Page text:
Jerónimo Martins owes State €32M

 In News, Supermarkets, Tax

Jerónimo Martins, the owner of the Pingo Doce supermarkets in Portugal says it will contest a tax bill of €32 million that the State says is outstanding and harks back to as far as 2012.

The payment refers to the food security tax charged to supermarkets and hypermarkets which it has fought successively through the courts since the tax was introduced a decade ago.
Introduced in 2012, the Extraordinary Food Security Tax was created to finance official cost controls for crop protection, animal health welfare and food safety.
The amount is calculated according to the food court areas in supermarkets, corresponding to €7 per square metre.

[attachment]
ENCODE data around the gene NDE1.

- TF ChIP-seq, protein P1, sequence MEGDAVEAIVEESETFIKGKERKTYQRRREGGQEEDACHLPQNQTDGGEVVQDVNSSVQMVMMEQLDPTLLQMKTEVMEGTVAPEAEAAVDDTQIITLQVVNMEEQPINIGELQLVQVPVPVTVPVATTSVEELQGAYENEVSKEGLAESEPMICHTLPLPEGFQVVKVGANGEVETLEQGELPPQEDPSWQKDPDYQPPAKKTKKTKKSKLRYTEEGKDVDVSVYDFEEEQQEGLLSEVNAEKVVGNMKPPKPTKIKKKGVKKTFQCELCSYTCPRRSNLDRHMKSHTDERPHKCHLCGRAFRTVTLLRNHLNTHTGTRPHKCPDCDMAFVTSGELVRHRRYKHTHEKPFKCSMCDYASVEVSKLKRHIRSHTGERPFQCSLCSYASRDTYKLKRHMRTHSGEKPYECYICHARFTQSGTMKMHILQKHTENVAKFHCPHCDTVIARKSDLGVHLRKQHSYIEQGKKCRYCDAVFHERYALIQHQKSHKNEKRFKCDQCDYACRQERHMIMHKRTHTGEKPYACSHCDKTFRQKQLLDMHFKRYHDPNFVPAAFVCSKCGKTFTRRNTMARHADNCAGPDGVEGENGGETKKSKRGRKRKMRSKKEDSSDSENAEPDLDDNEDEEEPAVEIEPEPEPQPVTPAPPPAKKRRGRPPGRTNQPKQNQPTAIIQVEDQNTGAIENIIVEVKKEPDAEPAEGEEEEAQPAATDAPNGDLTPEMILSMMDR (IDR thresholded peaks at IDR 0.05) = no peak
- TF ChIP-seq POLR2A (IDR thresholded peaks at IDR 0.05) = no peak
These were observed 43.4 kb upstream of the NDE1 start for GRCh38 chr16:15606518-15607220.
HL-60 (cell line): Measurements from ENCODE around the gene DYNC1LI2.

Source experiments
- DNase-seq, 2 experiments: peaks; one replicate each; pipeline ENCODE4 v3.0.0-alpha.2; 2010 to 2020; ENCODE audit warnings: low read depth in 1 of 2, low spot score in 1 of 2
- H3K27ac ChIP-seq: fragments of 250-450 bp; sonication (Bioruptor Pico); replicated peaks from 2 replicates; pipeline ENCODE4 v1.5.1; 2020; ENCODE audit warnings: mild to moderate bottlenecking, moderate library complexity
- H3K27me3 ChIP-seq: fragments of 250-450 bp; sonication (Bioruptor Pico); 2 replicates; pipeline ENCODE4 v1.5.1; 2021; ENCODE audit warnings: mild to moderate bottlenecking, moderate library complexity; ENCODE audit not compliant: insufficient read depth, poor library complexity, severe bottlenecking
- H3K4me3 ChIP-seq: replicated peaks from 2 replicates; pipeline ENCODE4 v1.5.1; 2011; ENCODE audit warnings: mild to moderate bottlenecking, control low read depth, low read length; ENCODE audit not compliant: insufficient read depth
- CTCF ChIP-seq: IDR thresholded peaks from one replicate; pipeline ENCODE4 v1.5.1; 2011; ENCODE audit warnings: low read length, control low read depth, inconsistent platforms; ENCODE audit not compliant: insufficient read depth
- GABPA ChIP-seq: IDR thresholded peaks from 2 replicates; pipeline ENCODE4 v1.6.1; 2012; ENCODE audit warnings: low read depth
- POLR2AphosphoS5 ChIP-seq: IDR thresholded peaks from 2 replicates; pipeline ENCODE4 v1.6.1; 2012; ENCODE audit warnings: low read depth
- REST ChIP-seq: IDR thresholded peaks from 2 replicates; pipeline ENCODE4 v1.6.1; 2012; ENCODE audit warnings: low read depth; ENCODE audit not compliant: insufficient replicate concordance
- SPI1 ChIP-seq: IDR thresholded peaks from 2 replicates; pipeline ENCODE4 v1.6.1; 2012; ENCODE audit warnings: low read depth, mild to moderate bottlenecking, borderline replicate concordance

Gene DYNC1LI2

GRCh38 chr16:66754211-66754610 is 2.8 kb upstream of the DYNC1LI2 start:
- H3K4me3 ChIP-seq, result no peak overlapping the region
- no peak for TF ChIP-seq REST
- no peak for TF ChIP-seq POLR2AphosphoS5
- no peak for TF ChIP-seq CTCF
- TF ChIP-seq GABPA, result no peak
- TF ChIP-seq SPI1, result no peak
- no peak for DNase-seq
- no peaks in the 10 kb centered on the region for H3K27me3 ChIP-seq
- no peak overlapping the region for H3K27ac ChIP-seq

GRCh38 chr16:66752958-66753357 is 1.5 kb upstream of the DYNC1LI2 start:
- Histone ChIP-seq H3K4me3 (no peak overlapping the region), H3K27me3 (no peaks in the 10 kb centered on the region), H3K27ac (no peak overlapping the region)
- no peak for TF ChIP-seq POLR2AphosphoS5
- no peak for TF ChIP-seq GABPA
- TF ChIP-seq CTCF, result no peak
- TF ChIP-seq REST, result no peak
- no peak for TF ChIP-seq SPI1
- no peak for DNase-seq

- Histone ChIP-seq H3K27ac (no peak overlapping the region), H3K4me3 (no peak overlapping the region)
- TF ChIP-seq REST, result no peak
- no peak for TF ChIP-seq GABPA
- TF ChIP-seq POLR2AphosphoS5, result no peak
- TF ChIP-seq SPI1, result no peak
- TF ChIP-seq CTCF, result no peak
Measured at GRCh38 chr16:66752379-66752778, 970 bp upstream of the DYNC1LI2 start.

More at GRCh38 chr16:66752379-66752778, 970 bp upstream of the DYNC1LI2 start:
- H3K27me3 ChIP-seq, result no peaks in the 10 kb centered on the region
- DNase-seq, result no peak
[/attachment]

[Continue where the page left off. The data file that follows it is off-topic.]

It is applied to establishments that have more than 2,000m2 or belong to companies or groups that nationally have an accumulated area equal to or more than 6,000m2.
Since it was created, the tax has been contested by Jerónimo Martins and, according to the latest data from the company’s half-year accounts, has accumulated to €32 million.
“The Directorate-General of Food and Veterinary Affairs is seeking from Pingo Doce, Recheio and Hussel the amount of €29 million, €3 million, and €0.06 million respectively, corresponding to the liquidation of the tax (Taxa de Segurança Alimentar Mais (TSAM)) and covering the years 2012-2023.”
Hitting back, the group led by Pedro Soares Santos states: “Despite decisions having been made that the tax is not unconstitutional, the group’s companies maintain their position, having presented appeals to the Constitutional Court, which has upheld its decision”.
“However, the group has presented a complaint to the European Commission because the tax is, in its understanding, an “illegal State aid”.
In 10 years to 2021, the TSAM tax has brought in around €73 million to State coffers.